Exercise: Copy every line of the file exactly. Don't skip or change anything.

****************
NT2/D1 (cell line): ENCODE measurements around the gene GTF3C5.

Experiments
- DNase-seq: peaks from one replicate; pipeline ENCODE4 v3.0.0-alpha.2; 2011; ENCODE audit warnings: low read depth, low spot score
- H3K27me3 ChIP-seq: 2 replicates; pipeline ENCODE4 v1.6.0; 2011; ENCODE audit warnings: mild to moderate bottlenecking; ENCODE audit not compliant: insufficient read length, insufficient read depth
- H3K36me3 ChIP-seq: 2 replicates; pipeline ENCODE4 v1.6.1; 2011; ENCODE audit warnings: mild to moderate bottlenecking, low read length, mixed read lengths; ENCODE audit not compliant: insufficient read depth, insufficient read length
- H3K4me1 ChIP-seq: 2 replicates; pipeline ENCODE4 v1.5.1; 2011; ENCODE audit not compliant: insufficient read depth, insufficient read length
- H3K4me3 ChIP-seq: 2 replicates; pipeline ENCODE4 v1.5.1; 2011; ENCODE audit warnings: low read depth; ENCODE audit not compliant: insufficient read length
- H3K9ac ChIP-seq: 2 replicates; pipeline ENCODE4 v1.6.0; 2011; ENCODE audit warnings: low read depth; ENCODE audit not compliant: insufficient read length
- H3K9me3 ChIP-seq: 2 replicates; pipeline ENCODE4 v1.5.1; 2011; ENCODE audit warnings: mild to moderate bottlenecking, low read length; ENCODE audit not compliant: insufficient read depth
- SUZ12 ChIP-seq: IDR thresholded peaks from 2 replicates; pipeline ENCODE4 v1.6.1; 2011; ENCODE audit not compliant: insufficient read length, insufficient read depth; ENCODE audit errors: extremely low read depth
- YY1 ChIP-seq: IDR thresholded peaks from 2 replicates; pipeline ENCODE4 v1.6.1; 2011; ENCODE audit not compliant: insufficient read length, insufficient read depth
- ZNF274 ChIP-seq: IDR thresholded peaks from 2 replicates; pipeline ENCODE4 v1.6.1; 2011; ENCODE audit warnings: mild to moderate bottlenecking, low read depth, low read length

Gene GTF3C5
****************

NT2/D1 (cell line): ENCODE measurements around the gene GTF3C5.

Experiments
- DNase-seq: peaks from one replicate; pipeline ENCODE4 v3.0.0-alpha.2; 2011; ENCODE audit warnings: low read depth, low spot score
- H3K27me3 ChIP-seq: 2 replicates; pipeline ENCODE4 v1.6.0; 2011; ENCODE audit warnings: mild to moderate bottlenecking; ENCODE audit not compliant: insufficient read length, insufficient read depth
- H3K36me3 ChIP-seq: 2 replicates; pipeline ENCODE4 v1.6.1; 2011; ENCODE audit warnings: mild to moderate bottlenecking, low read length, mixed read lengths; ENCODE audit not compliant: insufficient read depth, insufficient read length
- H3K4me1 ChIP-seq: 2 replicates; pipeline ENCODE4 v1.5.1; 2011; ENCODE audit not compliant: insufficient read depth, insufficient read length
- H3K4me3 ChIP-seq: 2 replicates; pipeline ENCODE4 v1.5.1; 2011; ENCODE audit warnings: low read depth; ENCODE audit not compliant: insufficient read length
- H3K9ac ChIP-seq: 2 replicates; pipeline ENCODE4 v1.6.0; 2011; ENCODE audit warnings: low read depth; ENCODE audit not compliant: insufficient read length
- H3K9me3 ChIP-seq: 2 replicates; pipeline ENCODE4 v1.5.1; 2011; ENCODE audit warnings: mild to moderate bottlenecking, low read length; ENCODE audit not compliant: insufficient read depth
- SUZ12 ChIP-seq: IDR thresholded peaks from 2 replicates; pipeline ENCODE4 v1.6.1; 2011; ENCODE audit not compliant: insufficient read length, insufficient read depth; ENCODE audit errors: extremely low read depth
- YY1 ChIP-seq: IDR thresholded peaks from 2 replicates; pipeline ENCODE4 v1.6.1; 2011; ENCODE audit not compliant: insufficient read length, insufficient read depth
- ZNF274 ChIP-seq: IDR thresholded peaks from 2 replicates; pipeline ENCODE4 v1.6.1; 2011; ENCODE audit warnings: mild to moderate bottlenecking, low read depth, low read length

Gene GTF3C5